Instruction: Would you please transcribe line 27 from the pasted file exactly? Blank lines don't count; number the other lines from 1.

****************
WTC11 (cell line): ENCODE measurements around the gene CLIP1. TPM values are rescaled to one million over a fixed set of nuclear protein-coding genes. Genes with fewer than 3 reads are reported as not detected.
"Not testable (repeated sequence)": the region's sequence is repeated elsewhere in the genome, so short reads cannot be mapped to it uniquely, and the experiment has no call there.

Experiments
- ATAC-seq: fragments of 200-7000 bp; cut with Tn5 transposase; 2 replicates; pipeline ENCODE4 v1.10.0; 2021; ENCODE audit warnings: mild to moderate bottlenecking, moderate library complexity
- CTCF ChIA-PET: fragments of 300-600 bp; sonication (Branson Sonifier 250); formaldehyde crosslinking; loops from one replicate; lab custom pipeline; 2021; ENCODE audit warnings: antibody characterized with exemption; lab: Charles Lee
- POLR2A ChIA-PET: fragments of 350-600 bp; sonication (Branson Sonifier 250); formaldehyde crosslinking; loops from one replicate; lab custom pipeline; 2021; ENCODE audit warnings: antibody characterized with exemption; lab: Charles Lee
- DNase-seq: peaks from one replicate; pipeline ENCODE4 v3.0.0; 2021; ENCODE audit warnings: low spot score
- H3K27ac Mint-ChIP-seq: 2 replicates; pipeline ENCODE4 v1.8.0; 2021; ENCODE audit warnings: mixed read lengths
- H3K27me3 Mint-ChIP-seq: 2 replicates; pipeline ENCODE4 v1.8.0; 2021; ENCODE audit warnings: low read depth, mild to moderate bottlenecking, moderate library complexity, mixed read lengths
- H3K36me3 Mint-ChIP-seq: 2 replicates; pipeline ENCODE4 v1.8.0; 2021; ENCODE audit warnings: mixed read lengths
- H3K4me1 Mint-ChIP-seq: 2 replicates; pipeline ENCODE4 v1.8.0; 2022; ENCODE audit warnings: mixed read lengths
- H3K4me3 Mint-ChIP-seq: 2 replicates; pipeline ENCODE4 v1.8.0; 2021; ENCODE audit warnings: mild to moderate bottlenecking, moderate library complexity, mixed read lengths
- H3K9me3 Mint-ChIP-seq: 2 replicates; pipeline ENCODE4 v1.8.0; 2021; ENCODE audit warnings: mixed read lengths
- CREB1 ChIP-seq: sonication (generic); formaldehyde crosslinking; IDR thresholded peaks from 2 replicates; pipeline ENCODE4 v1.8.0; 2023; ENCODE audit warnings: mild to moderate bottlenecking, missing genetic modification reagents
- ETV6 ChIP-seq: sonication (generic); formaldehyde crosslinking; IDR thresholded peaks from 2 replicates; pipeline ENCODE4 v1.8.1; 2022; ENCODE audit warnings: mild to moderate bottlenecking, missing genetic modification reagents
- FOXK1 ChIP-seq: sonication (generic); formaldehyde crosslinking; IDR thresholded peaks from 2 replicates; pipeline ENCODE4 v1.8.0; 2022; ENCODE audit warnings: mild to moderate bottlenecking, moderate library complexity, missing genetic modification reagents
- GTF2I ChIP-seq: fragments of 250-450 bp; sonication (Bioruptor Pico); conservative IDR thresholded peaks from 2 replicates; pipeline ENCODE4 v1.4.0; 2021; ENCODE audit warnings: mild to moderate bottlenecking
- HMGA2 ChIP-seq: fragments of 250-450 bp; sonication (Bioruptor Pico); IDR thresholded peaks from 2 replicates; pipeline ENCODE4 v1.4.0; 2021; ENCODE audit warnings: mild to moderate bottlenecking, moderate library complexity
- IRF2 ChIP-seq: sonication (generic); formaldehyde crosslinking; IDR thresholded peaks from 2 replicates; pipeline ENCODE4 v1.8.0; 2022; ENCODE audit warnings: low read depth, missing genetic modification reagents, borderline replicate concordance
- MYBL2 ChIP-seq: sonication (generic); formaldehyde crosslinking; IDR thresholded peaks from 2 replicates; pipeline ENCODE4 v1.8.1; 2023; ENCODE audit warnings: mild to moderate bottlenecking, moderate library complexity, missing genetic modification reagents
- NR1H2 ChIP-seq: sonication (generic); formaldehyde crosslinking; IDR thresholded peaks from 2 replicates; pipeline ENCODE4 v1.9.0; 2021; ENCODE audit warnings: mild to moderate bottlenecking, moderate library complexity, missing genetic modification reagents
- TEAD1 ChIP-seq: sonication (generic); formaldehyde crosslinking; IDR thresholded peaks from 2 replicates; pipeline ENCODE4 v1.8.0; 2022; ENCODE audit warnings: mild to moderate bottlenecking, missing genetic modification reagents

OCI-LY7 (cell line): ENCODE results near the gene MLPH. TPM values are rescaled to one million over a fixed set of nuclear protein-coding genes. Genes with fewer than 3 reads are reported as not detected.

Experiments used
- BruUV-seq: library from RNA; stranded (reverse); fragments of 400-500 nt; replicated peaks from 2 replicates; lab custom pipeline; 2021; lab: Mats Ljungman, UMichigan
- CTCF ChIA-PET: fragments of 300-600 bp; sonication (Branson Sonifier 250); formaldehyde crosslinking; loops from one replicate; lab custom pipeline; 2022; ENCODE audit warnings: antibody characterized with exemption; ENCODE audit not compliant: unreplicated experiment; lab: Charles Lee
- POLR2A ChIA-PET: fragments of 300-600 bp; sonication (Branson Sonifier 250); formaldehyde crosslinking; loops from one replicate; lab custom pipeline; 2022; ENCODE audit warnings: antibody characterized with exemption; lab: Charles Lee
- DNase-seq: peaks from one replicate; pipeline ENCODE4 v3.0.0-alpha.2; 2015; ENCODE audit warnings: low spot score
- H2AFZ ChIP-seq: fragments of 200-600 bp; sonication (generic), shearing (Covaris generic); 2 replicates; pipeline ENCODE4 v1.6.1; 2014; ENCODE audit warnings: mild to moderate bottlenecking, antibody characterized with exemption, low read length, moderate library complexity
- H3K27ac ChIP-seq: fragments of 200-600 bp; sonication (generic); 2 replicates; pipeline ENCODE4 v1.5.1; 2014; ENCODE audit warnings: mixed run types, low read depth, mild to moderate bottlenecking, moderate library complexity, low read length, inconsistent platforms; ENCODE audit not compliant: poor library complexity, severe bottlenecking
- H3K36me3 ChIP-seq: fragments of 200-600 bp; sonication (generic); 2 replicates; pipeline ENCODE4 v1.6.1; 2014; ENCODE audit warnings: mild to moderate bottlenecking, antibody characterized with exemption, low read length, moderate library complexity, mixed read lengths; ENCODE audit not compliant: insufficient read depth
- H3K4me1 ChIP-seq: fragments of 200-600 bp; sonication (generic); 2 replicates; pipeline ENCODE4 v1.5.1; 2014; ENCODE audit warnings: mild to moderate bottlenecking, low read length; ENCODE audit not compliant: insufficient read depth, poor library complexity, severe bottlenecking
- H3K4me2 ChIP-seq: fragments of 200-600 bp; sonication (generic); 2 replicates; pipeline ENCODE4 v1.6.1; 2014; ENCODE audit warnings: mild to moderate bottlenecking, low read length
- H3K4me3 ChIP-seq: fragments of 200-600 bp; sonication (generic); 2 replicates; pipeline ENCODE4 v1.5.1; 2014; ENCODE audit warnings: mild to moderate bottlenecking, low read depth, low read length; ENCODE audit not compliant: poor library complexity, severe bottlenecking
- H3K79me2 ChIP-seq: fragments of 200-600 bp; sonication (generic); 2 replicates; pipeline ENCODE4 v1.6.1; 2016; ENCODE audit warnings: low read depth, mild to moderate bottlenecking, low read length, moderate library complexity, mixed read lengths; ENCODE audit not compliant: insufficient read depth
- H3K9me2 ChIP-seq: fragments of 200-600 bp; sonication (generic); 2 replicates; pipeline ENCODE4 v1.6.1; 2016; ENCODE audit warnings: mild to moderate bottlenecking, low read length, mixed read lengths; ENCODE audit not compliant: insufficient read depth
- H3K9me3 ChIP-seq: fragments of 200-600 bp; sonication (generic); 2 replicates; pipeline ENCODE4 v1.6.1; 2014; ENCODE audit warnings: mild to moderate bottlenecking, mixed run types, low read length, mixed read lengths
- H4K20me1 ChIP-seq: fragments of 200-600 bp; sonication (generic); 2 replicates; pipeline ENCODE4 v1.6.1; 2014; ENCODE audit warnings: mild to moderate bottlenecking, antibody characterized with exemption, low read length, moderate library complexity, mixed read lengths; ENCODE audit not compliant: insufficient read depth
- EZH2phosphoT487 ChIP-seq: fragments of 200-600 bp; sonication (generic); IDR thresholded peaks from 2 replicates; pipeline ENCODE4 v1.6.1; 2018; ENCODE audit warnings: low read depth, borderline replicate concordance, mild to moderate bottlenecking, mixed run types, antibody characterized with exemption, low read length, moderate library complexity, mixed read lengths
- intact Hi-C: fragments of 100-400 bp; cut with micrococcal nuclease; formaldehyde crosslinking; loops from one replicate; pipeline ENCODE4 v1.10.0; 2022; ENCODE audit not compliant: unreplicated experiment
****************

- POLR2A ChIA-PET: fragments of 300-600 bp; sonication (Branson Sonifier 250); formaldehyde crosslinking; loops from one replicate; lab custom pipeline; 2022; ENCODE audit warnings: antibody characterized with exemption; lab: Charles Lee